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The acclaimed bestseller that's teaching the world about the power of mass collaboration. Translated into more than twenty languages and named one of the best business books of the year by reviewers around the world, Wikinomics has become essential reading for business people everywhere. It explains how mass collaboration is happening not just at Web sites like Wikipedia and YouTube, but at traditional companies that have embraced technology to breathe new life into their enterprises. This national bestseller reveals the nuances that drive wikinomics, and share fascinating stories of how masses of people (both paid and volunteer) are now creating TV news stories, sequencing the human gnome, remixing their favorite music, designing software, finding cures for diseases, editing school texts, inventing new cosmetics, and even building motorcycles.
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Part 0: Introduction
Part 1: The Four Key Ideas of Wikinomics
Part 2: Successful New Models Based on Wikinomics
Part 3: How To Apply Wikinomics
Table of Contents
A new and much more collaborative way to do business is emerging as a powerful force. Companies are opening up their internal processes to input and suggestions from outsiders who bring fresh ideas and new competencies into the equation. The end result is value gets created in refreshingly new and original ways. This is the essence of “mass collaboration”, and it has the potential to have a major impact on corporations of all shapes and sizes in the 21st century.
One of the best-known examples of this trend is the open-source online encyclopedia, Wikipedia. It runs on a “wiki” – Hawaiian for “quick” – software which enables any Wikipedia viewer to edit the contents of a Web page. Therefore, taking a cue from this, this new wave of mass collaboration in business has been dubbed “Wikinomics”.
The new age of mass collaboration in business has already arrived. You either get on the bandwagon and harness this phenomena to maximum effect or you risk getting left behind by those who do. The choice is yours.
A new breed of 21st century business enterprises is emerging. These companies create value by opening their doors to the world rather than by being secretive, by inviting anyone and everyone to collaborate rather than trying to hire and retain the best talent and by behaving like genuine global enterprises. The modus operandi of this new breed of companies revolve around four powerful new ideas:
‧Openness and complete transparency.
‧Peering to create value rather than using a hierarchy.
‧Sharing and pooling together all kinds of resources.
‧Acting like a global business rather than a smaller entity.
In 1999, a small Toronto-based gold mining company called Goldcorp faced an uncertain future. The company was besieged by strikes, lingering debts and the high cost of mining for gold. Goldcorp appointed a new CEO, Rob McEwen, who had a background as a mutual fund manager but no background whatsoever in mining. He attended an MIT conference where the story of Linux – the open-sourced operating system – was discussed in some detail. Inspired by this example, McEwen went back to his head geologist and said, “You know, if we can’t find where the gold is, there must be someone out there who can. I’m going to put all our geological data from the last fifty years on the Internet and ask where we should look next.”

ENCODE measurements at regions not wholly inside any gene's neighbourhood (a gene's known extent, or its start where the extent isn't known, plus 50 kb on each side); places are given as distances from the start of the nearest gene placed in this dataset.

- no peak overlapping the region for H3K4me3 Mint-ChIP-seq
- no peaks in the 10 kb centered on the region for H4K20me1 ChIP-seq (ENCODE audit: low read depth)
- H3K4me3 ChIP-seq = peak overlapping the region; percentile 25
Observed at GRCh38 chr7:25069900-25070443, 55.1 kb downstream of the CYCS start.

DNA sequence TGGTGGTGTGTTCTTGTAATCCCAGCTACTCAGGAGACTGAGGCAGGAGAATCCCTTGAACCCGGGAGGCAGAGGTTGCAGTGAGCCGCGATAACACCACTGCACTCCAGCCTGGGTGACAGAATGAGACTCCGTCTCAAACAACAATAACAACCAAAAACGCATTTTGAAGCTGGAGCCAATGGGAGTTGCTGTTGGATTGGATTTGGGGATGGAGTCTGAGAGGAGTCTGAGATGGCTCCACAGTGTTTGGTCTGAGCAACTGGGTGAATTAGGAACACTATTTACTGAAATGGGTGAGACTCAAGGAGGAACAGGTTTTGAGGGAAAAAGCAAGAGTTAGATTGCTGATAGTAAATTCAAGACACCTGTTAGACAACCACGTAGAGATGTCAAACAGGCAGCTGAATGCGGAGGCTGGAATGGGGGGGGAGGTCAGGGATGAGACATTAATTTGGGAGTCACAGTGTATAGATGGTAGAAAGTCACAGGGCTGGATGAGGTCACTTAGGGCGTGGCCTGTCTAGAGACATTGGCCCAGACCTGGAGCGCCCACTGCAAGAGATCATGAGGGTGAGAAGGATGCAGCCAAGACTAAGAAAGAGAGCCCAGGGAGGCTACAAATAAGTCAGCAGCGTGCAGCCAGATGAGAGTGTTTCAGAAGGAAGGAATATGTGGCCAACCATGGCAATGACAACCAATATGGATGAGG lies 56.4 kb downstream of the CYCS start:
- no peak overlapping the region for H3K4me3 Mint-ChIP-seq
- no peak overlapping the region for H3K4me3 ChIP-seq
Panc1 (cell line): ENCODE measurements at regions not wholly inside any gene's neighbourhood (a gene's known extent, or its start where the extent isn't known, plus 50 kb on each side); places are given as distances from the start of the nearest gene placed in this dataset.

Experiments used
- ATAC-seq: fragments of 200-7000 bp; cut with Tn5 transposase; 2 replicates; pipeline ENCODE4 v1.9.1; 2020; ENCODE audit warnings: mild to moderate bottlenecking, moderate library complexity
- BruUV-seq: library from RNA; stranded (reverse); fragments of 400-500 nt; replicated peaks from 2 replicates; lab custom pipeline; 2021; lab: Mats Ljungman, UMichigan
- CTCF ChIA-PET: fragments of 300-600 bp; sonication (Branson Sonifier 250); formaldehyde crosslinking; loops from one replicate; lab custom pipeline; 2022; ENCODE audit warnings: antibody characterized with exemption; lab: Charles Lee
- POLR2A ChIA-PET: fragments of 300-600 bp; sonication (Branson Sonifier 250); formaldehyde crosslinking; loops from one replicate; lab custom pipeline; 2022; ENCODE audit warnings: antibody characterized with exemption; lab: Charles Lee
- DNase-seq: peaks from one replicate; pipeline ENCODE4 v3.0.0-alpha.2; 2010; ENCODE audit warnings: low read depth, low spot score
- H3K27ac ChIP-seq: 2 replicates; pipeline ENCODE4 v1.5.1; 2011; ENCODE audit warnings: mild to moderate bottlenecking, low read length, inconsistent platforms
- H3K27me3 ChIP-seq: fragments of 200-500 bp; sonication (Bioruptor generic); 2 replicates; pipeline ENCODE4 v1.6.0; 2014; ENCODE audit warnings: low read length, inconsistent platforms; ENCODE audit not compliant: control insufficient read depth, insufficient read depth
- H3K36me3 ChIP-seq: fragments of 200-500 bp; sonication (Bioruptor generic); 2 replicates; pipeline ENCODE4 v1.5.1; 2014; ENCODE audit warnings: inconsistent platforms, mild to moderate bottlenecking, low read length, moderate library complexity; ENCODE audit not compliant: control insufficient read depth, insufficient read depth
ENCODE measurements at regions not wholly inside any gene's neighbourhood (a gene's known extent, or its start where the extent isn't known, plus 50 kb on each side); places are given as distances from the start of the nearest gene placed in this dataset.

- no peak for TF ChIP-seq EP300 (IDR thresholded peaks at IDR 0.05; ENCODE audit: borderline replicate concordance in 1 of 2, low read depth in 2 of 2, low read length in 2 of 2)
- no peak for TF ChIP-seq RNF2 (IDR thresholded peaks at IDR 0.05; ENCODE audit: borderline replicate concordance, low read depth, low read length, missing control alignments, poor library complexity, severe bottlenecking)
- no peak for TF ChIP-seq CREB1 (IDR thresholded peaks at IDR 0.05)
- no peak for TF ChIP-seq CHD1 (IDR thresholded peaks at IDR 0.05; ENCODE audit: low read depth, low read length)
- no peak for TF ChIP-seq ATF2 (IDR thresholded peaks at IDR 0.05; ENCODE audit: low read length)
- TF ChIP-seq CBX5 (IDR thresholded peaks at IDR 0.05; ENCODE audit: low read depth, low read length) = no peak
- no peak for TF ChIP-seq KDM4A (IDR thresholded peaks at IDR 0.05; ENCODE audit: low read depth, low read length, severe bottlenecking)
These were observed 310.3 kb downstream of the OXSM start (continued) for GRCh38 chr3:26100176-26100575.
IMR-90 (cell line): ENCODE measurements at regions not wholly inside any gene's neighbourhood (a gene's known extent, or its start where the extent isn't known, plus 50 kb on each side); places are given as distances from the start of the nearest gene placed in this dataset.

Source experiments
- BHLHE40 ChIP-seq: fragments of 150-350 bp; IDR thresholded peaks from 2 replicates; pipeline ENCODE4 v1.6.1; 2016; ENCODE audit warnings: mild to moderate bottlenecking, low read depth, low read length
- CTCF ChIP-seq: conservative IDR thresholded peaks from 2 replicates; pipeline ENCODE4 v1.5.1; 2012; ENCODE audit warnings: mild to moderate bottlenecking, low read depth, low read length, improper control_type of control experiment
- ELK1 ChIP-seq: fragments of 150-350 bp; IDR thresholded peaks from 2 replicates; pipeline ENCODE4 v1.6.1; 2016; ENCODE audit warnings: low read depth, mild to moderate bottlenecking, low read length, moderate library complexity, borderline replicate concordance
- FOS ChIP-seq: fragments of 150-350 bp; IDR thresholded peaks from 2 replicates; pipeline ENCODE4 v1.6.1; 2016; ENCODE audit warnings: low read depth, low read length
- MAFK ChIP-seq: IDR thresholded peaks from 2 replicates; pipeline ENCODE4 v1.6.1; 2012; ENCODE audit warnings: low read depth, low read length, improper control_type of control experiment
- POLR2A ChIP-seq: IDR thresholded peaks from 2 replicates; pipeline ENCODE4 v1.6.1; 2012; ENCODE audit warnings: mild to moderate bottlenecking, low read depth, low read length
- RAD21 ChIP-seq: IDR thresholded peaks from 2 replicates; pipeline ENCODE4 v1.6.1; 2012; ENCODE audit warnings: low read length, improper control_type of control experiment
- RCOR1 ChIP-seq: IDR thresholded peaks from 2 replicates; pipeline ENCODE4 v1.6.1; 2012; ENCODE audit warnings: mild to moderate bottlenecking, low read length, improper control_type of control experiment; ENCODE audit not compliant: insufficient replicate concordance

Accordingly, in March 2000, Goldcorp launched what it called the “Goldcorp Challenge”. The company posted 50-years of proprietary geological data on its Web site – more than four hundred megabytes – and offered $575,000 in prize money to whoever came up with the best methods and estimates. News of the contest spread rapidly and soon more than one thousand virtual prospectors got busy analyzing the data.
So what happened next?
■Within a matter of weeks, prospecting proposals came flooding into Goldcorp
■These proposals were submitted by graduate students, mathematicians, consultants, military officers and complete novices to the mining industry. A variety of novel ideas and techniques were used.
■Around 110 new prospecting sites to look for gold were suggested. Around 50-percent of these were sites Goldcorp’s own geologists would never have suggested themselves.
■When Goldcorp tried test excavations at the suggested sites, over 80-percent yielded substantial quantities of gold.
In all, Goldcorp ended up extracting an astonishing eight million ounces of gold since the challenge was launched, catapulting the company from being a $100 million company into a $9 billion juggernaut which is now widely regarded as being one of the most innovative and profitable companies in the mining industry.
Rob McEwen estimates the Goldcorp Challenge has shaved at least two to three years off the company’s exploration time. This open-source approach to mining exploration has also hugely successful for his investors. One hundred dollars invested in Goldcorp in 1993 is worth over $3,000 in 2006. Overall, the returns on that investment of $575,000 as a prize in the Goldcorp Challenge have been impressive and far reaching.
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